Raise your hand if you have had or currently have back pain. Is your hand up? Studies suggest that approximately 80% of individuals will experience back pain at some point in their life and about 40% of individuals at a large gathering will currently be suffering from back pain. Translation: back pain seems to affect us all. In fact, back pain is the second most common reason individuals will see their doctor, trailing only the common cold. Unfortunately, we think about and treat back pain very differently than the common cold, with significantly more fear and anxiety surrounding the condition of back pain, when in all actuality, it is no more severe of a diagnosis. Like the common cold, the vast majority of cases of back pain will improve over time and do not require sophisticated or complex medical interventions. So why then do we worry if our back pain will get better or not when we do not seem to carry this same worry with respect to the common cold? The answer is we have not always taken the best approach to educating the population about back pain, leading to various misconceptions and myths that perpetuate unhelpful beliefs and behaviors. So let’s address some of the common myths about back pain.
Myth: If my back hurts, I need an x-ray or an MRI in order to find out what is wrong so I can fix the problem.
Incorrect. It is very unlikely that the findings of an x-ray or MRI study will change the treatment strategy, unless the decision is whether or not to undergo surgery. In fact, x-ray and MRI findings have been shown to be poorly correlated with back pain. A deeper dive shows that approximately 40% of individuals WITHOUT back pain will demonstrate abnormal findings in x-ray and MRI studies. There is even some recent evidence that suggests individuals who receive x-ray or MRI studies early on in their recovery have worse outcomes than those who do not receive early x-ray or MRI studies. The fact is most cases of back pain will improve without expensive scans or complicated procedures. Education and exercise seem to be the keys to success.
Myth: My back hurts because I am old and have arthritis so there is nothing I can do about it.
False. Old age has not been linked with back pain. In fact, individuals between the ages of 30 and 50 have the highest rates of back pain. After the age of 50 your risk of back pain is actually slightly lower. Furthermore, most studies suggest that degenerative changes (i.e. arthritis) begin after the age of 30 and progress throughout our life span. So if arthritis always resulted in pain, why do individuals in their 30’s not have higher rates of back pain than individuals in their 70’s? The answer is because arthritis and back pain are not strongly linked and therefore not a scarlet letter one needs to carry with them or be fearful of.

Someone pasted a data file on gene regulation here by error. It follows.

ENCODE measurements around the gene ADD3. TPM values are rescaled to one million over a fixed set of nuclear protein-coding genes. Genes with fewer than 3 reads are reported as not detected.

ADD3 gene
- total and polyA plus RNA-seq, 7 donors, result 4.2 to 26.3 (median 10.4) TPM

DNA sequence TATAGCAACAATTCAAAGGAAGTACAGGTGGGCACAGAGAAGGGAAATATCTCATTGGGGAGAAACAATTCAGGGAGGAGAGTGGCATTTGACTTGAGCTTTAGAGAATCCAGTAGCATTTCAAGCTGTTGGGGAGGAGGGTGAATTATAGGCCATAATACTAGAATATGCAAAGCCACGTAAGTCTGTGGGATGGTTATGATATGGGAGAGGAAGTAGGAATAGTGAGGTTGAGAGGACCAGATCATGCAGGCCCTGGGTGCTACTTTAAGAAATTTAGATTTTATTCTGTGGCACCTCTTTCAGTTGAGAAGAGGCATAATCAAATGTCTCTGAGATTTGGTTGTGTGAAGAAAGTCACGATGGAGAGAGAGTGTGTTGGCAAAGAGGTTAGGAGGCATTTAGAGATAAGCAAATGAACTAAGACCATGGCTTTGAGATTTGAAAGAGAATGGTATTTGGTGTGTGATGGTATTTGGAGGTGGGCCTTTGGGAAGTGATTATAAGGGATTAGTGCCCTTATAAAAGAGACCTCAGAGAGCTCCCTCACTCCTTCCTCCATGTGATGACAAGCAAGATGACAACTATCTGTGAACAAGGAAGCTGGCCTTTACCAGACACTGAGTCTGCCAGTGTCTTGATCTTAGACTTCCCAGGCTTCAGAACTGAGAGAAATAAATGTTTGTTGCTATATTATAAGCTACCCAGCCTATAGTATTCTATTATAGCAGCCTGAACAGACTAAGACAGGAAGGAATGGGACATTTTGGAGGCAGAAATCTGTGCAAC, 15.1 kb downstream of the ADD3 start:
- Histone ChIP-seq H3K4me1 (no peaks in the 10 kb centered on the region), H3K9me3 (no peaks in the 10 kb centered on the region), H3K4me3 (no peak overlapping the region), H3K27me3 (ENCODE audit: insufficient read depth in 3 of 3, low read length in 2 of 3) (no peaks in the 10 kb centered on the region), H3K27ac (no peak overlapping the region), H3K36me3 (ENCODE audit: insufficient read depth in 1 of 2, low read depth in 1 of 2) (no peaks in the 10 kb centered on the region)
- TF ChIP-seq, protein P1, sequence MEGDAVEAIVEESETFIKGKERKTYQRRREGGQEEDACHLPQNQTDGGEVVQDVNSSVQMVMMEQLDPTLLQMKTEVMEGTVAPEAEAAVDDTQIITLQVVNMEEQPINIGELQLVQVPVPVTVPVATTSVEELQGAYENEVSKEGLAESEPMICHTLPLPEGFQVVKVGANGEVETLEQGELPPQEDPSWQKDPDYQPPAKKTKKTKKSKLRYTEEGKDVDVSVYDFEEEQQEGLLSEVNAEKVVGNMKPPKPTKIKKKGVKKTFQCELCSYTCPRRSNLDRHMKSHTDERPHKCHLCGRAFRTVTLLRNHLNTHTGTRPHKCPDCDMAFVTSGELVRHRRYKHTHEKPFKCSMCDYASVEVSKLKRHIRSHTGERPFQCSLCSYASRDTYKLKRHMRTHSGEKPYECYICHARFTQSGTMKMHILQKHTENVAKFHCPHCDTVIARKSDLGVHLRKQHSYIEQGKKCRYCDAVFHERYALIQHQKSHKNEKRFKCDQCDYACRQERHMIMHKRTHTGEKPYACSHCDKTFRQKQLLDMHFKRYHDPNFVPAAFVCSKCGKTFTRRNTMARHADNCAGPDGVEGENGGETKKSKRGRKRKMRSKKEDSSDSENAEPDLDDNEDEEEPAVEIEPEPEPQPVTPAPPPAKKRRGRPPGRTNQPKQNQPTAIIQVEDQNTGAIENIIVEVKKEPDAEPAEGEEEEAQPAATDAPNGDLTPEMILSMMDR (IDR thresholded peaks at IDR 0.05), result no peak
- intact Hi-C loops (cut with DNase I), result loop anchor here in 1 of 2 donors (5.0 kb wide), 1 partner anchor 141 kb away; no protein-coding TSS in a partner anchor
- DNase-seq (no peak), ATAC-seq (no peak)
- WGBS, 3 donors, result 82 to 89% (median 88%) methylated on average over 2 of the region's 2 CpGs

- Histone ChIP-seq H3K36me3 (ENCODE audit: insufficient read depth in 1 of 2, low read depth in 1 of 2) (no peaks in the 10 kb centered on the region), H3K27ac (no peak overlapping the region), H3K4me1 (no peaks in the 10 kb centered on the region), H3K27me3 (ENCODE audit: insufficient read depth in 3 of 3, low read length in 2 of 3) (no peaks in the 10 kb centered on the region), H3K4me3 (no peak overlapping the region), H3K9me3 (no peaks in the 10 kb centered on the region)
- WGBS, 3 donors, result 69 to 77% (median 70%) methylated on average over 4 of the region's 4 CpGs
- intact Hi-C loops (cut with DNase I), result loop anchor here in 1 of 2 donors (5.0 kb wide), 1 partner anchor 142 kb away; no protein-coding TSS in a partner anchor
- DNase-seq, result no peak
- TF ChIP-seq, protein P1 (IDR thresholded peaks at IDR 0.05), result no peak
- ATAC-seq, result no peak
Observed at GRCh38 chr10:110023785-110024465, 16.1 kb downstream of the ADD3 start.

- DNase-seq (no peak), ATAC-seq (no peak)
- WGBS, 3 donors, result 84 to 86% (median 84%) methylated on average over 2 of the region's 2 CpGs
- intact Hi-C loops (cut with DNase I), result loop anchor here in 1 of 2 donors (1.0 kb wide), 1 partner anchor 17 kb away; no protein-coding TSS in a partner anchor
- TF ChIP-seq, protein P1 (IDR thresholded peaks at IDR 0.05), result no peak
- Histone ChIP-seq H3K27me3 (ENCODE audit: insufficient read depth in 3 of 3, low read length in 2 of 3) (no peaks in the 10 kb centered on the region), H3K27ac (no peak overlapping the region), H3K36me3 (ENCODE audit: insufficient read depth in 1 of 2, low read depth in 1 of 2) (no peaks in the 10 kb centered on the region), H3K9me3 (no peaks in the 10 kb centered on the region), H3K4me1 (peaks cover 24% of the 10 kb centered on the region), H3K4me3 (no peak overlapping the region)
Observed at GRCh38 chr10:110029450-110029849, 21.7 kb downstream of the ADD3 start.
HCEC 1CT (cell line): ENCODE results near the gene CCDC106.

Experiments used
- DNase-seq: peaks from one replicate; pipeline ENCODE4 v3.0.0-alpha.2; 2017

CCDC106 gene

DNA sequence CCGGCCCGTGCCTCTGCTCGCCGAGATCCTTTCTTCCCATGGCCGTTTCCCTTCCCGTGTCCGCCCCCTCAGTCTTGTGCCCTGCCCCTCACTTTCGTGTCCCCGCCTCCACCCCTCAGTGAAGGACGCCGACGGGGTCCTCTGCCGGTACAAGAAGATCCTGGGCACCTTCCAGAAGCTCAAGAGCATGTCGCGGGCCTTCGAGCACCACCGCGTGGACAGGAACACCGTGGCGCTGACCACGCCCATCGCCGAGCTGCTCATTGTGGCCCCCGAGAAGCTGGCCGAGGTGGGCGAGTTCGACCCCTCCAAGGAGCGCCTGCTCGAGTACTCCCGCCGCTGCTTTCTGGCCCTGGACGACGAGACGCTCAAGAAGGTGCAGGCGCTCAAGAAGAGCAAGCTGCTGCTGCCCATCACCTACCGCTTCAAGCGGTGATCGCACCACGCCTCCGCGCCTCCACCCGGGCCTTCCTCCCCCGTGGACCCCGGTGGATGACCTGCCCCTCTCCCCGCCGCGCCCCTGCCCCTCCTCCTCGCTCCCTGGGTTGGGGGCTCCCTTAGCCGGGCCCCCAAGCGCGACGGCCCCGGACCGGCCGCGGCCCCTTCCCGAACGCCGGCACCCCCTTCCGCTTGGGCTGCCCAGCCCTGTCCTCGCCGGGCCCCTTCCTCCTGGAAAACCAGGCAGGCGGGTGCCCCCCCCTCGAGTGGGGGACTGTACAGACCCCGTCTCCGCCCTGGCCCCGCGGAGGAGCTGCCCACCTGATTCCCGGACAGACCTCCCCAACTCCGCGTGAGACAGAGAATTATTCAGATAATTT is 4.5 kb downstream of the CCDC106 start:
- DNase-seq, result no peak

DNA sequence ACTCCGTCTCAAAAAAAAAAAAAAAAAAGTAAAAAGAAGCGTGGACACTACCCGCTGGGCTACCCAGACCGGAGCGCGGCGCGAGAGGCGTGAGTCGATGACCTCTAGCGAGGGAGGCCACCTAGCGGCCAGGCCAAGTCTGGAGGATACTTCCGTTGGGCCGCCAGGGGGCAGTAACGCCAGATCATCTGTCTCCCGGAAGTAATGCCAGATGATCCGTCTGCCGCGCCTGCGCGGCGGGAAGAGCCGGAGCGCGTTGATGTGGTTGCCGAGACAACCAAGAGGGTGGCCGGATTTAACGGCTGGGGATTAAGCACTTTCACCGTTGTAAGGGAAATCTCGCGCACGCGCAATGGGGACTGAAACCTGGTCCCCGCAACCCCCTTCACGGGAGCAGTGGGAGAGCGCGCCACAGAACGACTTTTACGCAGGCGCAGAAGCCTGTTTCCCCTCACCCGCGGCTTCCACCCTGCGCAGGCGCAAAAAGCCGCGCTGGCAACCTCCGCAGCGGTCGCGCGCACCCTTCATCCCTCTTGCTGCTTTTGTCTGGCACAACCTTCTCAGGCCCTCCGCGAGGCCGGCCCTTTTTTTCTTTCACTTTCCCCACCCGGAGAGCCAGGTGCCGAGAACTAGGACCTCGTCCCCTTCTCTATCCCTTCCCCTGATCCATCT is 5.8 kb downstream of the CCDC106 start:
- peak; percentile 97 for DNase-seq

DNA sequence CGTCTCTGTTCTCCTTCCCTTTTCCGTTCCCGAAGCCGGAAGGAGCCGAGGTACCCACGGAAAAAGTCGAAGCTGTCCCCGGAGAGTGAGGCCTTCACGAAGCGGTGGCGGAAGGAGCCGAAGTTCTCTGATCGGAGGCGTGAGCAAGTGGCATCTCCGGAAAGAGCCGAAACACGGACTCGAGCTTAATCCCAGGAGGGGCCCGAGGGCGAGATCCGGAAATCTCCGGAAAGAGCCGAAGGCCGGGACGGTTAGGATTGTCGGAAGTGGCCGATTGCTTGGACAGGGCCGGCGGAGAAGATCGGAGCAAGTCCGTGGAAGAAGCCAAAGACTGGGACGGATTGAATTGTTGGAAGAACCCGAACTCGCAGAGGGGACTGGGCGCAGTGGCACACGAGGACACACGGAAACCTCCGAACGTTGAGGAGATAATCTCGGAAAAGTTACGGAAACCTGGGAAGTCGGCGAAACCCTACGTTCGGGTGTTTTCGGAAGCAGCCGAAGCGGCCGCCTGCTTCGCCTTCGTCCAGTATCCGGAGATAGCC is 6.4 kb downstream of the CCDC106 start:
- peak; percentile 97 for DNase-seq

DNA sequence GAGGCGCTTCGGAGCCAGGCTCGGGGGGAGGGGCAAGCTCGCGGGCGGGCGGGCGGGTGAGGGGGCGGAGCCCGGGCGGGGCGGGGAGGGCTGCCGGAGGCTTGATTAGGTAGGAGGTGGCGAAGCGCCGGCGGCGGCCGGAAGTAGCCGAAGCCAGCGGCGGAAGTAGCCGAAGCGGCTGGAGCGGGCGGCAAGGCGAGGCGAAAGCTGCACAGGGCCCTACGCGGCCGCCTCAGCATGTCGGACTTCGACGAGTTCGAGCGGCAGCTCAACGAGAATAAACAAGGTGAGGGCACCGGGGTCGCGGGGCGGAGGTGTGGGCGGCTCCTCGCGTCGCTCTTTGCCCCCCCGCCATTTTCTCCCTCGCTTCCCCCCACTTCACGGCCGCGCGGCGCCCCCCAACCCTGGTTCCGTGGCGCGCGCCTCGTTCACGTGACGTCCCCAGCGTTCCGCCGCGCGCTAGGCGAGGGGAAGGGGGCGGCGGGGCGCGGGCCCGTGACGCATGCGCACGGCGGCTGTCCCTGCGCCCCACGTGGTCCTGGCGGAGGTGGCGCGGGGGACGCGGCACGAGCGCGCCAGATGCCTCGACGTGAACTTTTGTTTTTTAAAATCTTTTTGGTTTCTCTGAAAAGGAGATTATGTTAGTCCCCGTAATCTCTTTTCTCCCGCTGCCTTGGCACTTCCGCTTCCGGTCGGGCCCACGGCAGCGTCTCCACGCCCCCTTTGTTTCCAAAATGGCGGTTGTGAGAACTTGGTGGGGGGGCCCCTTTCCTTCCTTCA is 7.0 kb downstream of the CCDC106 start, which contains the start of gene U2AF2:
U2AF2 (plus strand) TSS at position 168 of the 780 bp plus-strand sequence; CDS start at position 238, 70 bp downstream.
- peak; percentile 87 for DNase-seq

Myth: I injured my back 10 years ago and I don’t think it ever quite healed.
Unlikely. Tissues heal. Most of the evidence suggests that bones, muscles, tendons, and ligaments completely heal after approximately 3-6 months. While the pain people experience can persist long after 3-6 months, that is not indicative that the injured tissue did not heal. Pain and injury are not one in the same. While it is true that most injuries carry with them pain, many individuals experience ongoing pain beyond the healing time of the injury they sustained. Why is this? Pain is an output of the brain and can be the result of an overactive nervous system. Pain functions to protect us from danger or potential threats in our environment. If we touch a burning hot stove, pain results in us removing our hand to avoid further injury to our skin. However, sometimes our nervous system protects us TOO much, sounding the alarm in the absence of something truly dangerous or threatening. Think of experiencing back pain from sitting or standing for 5-10 minutes. There are few cases where this is dangerous or inciting injury to tissues, but people often experience back pain with as little activity as this. This is most likely the result of an overactive or extra-sensitive nervous system, not an injury that never healed. So what can we do about this? Studies suggest education is the first line of defense. The more we know and understand about the science of pain, the less pain we tend to experience. Gentle exercise, activity modification, graded exposure, and pacing are also effective tools, all of which can be implemented by your physical therapist.
The take home message is if your back hurts there is usually something you can do to make it feel better without expensive scans or complex surgical procedures. There is good evidence for education, exercise, activity modification, ice, ergonomic adjustments, massage. The key is to take an active approach and to be patient, which is easier said than done. But the good news is the majority of cases of back pain will improve with time.